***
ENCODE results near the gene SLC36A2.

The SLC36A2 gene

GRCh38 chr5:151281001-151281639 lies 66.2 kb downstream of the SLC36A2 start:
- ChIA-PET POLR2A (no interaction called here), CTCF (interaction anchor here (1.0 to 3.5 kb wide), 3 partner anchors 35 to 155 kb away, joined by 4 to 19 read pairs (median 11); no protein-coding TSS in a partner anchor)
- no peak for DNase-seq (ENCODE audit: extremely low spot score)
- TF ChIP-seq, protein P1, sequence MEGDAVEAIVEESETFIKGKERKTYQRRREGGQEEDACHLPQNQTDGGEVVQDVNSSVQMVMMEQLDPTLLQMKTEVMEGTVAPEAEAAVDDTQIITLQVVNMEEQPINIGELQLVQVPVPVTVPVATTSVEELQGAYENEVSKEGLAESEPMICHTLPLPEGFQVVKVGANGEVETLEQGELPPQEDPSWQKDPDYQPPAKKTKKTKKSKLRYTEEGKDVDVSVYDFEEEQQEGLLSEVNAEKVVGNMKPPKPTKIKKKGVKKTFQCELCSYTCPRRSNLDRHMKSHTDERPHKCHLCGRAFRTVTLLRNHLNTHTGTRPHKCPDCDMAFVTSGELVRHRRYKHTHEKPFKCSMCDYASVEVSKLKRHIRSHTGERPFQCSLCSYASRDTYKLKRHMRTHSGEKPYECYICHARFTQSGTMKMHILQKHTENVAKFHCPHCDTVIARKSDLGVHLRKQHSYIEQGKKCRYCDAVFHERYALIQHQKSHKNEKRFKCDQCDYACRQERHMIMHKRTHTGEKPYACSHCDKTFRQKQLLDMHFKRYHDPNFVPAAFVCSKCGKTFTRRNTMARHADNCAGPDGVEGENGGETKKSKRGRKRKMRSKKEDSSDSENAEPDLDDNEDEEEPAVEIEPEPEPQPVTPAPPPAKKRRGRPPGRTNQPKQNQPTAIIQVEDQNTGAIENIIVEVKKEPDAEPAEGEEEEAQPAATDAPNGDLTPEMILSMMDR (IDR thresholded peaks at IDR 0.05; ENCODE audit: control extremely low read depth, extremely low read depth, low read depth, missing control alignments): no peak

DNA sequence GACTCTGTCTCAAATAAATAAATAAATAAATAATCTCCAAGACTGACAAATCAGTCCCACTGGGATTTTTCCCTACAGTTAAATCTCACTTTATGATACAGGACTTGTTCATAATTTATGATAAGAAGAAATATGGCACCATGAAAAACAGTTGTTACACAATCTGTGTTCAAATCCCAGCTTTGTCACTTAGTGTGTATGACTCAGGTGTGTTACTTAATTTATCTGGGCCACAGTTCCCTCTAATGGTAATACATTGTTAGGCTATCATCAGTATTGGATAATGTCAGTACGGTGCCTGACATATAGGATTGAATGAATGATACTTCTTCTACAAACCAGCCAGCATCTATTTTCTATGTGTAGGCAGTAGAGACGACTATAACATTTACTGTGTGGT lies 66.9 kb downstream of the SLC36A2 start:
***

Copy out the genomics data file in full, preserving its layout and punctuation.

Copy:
ENCODE results near the gene SLC36A2.

The SLC36A2 gene

GRCh38 chr5:151281001-151281639 lies 66.2 kb downstream of the SLC36A2 start:
- ChIA-PET POLR2A (no interaction called here), CTCF (interaction anchor here (1.0 to 3.5 kb wide), 3 partner anchors 35 to 155 kb away, joined by 4 to 19 read pairs (median 11); no protein-coding TSS in a partner anchor)
- no peak for DNase-seq (ENCODE audit: extremely low spot score)
- TF ChIP-seq, protein P1, sequence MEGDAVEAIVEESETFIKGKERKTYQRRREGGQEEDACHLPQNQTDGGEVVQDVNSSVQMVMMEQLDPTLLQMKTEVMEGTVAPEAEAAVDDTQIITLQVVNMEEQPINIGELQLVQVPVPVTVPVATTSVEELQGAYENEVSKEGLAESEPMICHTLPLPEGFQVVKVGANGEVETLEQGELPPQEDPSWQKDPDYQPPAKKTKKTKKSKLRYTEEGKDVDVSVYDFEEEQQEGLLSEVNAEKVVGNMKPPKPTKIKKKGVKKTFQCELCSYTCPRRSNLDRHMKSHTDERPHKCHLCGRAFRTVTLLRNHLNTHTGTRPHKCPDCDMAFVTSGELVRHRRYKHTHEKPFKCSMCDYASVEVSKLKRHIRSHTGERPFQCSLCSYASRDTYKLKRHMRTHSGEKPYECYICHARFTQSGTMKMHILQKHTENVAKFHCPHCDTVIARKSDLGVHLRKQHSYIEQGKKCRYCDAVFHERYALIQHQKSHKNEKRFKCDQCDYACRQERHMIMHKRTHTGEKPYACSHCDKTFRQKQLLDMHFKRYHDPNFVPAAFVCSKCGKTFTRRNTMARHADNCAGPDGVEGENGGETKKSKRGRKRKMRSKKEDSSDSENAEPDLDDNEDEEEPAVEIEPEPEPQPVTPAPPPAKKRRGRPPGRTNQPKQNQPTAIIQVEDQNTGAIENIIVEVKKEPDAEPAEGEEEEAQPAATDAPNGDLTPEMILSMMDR (IDR thresholded peaks at IDR 0.05; ENCODE audit: control extremely low read depth, extremely low read depth, low read depth, missing control alignments): no peak

DNA sequence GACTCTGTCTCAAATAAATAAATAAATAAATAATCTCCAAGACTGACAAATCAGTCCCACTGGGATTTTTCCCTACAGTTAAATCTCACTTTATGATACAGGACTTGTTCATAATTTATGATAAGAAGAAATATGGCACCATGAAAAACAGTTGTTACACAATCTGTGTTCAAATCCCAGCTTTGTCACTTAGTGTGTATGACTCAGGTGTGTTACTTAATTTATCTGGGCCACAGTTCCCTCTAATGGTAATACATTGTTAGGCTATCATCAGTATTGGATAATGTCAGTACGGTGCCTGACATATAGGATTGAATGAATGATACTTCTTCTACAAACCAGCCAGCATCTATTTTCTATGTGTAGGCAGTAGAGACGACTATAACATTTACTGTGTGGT lies 66.9 kb downstream of the SLC36A2 start: